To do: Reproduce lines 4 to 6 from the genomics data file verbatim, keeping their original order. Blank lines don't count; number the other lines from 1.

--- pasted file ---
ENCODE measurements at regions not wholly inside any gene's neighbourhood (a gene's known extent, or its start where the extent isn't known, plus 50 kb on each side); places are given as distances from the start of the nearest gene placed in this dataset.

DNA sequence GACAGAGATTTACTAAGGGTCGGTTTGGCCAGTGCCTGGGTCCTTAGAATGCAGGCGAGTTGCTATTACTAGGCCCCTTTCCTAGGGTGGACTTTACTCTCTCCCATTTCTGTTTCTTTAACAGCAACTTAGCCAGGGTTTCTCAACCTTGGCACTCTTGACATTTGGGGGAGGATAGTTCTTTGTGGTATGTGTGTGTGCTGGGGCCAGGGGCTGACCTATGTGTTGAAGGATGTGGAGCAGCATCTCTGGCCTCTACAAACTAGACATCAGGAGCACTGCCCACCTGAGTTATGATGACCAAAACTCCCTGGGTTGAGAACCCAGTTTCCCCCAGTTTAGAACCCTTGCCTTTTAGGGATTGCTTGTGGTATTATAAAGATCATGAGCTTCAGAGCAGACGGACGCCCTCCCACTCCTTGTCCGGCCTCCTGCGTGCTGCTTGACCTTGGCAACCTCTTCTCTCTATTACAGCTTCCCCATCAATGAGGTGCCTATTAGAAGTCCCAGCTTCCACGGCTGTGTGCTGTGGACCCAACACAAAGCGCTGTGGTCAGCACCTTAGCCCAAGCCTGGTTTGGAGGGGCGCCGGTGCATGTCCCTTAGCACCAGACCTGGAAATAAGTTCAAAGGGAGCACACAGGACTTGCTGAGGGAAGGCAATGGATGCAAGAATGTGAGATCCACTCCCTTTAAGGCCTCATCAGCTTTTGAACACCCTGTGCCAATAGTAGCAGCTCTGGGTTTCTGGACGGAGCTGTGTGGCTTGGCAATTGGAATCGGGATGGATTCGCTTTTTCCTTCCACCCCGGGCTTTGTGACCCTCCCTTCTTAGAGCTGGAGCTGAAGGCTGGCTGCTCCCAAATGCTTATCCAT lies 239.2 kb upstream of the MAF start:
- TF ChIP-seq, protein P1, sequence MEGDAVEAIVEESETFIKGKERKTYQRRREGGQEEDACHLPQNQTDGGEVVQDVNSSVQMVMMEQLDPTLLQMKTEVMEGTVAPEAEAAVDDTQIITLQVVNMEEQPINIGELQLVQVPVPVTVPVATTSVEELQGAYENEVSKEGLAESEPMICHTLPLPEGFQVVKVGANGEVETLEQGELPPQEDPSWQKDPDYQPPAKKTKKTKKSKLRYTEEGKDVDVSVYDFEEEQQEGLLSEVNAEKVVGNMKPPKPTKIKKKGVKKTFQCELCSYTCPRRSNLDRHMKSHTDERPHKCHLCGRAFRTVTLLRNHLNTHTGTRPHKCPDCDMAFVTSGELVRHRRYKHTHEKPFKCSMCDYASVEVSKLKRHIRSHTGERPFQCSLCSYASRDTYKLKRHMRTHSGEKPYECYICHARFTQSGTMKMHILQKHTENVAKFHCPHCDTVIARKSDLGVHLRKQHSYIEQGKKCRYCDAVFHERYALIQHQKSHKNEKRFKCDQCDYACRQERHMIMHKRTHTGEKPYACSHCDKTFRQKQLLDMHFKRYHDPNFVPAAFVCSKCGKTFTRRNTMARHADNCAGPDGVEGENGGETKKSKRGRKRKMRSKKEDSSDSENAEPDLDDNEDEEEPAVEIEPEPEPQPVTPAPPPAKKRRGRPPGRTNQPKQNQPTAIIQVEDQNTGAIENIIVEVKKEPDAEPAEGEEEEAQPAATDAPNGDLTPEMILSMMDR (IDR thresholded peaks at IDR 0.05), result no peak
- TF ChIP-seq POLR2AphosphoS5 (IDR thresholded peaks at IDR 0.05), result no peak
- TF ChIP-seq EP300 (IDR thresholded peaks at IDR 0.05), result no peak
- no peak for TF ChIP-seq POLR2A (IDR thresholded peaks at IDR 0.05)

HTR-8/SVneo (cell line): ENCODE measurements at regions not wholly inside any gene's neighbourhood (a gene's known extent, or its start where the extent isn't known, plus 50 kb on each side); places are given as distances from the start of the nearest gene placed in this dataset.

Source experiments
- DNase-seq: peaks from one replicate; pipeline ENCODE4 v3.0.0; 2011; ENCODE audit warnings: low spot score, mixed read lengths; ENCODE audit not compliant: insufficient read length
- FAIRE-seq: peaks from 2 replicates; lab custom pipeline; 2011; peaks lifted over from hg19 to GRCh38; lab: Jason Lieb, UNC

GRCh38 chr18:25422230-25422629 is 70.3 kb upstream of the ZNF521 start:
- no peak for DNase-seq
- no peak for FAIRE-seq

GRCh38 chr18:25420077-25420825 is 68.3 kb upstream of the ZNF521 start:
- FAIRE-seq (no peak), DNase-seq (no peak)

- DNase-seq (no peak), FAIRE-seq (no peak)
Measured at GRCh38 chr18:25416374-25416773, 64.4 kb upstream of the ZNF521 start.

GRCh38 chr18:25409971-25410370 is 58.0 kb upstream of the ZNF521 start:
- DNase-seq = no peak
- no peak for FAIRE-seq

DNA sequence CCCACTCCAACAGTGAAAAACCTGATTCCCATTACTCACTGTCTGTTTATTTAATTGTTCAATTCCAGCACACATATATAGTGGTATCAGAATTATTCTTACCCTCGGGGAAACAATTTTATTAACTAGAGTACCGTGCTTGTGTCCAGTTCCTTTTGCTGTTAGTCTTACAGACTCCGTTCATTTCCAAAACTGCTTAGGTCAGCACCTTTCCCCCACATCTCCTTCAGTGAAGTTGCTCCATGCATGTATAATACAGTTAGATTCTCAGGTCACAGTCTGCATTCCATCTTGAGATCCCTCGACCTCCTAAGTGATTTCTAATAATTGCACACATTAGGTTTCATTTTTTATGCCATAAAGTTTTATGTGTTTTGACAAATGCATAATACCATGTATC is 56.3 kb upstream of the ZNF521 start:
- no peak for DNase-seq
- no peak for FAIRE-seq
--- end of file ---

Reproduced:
- TF ChIP-seq POLR2AphosphoS5 (IDR thresholded peaks at IDR 0.05), result no peak
- TF ChIP-seq EP300 (IDR thresholded peaks at IDR 0.05), result no peak
- no peak for TF ChIP-seq POLR2A (IDR thresholded peaks at IDR 0.05)